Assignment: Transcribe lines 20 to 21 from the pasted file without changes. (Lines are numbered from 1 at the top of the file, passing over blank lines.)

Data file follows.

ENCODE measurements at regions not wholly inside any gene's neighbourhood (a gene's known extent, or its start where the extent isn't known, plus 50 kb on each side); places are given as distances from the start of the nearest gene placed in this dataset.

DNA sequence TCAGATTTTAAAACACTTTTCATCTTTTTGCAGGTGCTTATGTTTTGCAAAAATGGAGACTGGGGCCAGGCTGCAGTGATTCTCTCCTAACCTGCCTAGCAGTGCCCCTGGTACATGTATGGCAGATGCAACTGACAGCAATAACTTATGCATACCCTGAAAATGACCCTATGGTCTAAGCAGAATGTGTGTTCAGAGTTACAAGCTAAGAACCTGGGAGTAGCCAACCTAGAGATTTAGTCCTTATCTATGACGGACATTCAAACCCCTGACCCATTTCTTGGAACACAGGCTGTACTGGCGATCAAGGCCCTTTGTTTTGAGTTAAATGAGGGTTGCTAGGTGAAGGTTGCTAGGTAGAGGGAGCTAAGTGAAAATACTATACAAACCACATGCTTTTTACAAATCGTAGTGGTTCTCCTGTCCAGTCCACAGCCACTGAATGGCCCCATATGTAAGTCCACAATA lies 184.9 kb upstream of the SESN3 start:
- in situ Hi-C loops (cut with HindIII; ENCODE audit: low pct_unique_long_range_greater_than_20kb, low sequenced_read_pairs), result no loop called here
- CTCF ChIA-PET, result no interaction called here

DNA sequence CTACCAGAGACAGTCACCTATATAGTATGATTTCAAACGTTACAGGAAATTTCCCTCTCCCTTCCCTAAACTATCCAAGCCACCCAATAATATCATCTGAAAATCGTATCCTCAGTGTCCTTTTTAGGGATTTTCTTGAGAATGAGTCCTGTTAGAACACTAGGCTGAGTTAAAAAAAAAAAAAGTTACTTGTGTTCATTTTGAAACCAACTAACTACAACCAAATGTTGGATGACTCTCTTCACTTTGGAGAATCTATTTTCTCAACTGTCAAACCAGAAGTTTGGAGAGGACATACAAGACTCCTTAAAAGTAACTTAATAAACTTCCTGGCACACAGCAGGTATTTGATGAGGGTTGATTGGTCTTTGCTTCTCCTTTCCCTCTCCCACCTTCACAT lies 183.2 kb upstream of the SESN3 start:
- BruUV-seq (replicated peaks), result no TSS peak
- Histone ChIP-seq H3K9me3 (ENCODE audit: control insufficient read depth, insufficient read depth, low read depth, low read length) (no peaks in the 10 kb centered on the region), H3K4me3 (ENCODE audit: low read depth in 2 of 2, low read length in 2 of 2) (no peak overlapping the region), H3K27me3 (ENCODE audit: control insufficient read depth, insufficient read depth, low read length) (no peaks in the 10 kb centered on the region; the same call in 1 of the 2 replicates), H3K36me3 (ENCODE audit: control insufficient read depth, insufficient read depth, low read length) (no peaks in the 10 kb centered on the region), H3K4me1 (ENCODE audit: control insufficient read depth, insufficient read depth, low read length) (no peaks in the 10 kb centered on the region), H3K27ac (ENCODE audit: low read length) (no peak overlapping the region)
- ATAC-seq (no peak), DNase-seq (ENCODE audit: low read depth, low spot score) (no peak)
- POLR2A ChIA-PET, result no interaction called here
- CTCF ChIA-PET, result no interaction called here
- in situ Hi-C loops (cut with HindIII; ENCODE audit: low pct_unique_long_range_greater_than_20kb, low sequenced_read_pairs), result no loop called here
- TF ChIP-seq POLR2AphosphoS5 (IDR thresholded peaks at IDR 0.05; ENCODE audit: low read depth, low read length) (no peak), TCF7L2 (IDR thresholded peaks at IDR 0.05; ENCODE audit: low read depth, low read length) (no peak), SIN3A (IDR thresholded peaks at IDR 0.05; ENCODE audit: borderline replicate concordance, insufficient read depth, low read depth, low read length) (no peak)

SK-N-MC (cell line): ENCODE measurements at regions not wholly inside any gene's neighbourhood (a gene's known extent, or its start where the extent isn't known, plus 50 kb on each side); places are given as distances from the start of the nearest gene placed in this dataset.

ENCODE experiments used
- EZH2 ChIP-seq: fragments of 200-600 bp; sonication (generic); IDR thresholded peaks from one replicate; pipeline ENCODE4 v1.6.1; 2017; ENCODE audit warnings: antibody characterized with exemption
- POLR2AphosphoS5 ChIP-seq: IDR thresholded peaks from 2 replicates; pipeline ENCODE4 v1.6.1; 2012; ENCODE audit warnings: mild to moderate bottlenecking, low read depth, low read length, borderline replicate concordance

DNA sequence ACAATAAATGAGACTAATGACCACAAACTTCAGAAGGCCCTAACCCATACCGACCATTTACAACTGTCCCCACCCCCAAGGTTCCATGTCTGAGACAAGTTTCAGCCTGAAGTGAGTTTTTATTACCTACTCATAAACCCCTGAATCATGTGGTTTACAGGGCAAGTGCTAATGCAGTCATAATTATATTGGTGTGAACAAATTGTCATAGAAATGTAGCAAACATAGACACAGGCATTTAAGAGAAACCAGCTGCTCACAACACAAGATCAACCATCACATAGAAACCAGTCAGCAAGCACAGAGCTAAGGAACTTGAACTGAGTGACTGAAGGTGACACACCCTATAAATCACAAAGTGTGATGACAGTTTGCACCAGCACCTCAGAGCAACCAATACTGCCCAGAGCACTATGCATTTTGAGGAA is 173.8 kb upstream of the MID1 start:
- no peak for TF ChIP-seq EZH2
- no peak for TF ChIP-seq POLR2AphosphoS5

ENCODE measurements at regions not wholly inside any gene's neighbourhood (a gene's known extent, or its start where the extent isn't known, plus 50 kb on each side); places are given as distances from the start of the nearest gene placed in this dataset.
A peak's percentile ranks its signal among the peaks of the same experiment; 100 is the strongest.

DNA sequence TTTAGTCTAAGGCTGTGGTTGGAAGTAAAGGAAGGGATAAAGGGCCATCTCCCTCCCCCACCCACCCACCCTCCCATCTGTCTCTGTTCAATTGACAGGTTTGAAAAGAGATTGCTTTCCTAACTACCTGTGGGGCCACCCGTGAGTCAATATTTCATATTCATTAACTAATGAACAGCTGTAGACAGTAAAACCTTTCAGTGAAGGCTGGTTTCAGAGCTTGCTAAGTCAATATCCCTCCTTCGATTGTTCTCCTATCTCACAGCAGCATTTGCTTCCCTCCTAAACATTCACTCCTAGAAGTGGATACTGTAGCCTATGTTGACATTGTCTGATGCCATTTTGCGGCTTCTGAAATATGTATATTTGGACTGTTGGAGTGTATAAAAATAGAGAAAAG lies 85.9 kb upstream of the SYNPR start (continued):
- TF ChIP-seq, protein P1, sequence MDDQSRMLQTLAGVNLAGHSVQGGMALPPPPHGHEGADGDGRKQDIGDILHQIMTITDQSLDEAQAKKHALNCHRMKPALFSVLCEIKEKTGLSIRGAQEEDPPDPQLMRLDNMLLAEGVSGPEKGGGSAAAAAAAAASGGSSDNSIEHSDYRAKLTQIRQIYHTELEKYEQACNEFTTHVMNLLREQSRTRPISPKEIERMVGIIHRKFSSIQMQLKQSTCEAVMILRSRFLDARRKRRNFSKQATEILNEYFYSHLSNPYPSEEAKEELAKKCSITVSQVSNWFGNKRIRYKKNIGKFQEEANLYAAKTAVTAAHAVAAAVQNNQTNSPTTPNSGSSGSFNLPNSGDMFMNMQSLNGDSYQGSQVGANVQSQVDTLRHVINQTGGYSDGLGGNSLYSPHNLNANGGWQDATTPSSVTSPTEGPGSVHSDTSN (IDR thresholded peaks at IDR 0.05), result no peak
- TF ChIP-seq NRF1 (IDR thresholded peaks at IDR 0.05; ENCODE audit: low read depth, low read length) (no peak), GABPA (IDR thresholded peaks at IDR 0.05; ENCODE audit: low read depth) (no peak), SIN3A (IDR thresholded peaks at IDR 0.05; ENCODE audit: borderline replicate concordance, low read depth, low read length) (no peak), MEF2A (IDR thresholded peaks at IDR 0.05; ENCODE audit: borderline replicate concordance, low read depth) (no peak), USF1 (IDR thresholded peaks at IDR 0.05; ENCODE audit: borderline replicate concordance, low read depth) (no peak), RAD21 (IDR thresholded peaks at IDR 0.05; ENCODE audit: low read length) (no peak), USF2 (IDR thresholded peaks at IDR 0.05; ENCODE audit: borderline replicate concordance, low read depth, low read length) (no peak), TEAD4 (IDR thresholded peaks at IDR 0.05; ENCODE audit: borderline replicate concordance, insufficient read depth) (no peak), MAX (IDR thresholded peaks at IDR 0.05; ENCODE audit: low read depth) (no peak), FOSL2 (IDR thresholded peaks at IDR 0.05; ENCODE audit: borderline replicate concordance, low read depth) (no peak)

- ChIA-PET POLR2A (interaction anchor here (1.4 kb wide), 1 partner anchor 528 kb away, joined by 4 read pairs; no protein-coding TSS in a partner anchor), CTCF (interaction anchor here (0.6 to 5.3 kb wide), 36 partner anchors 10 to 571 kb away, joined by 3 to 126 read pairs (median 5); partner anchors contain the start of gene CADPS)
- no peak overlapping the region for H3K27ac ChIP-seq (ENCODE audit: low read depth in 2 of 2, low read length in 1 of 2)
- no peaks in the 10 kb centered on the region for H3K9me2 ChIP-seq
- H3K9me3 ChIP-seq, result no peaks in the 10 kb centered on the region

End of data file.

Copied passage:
ENCODE measurements at regions not wholly inside any gene's neighbourhood (a gene's known extent, or its start where the extent isn't known, plus 50 kb on each side); places are given as distances from the start of the nearest gene placed in this dataset.
A peak's percentile ranks its signal among the peaks of the same experiment; 100 is the strongest.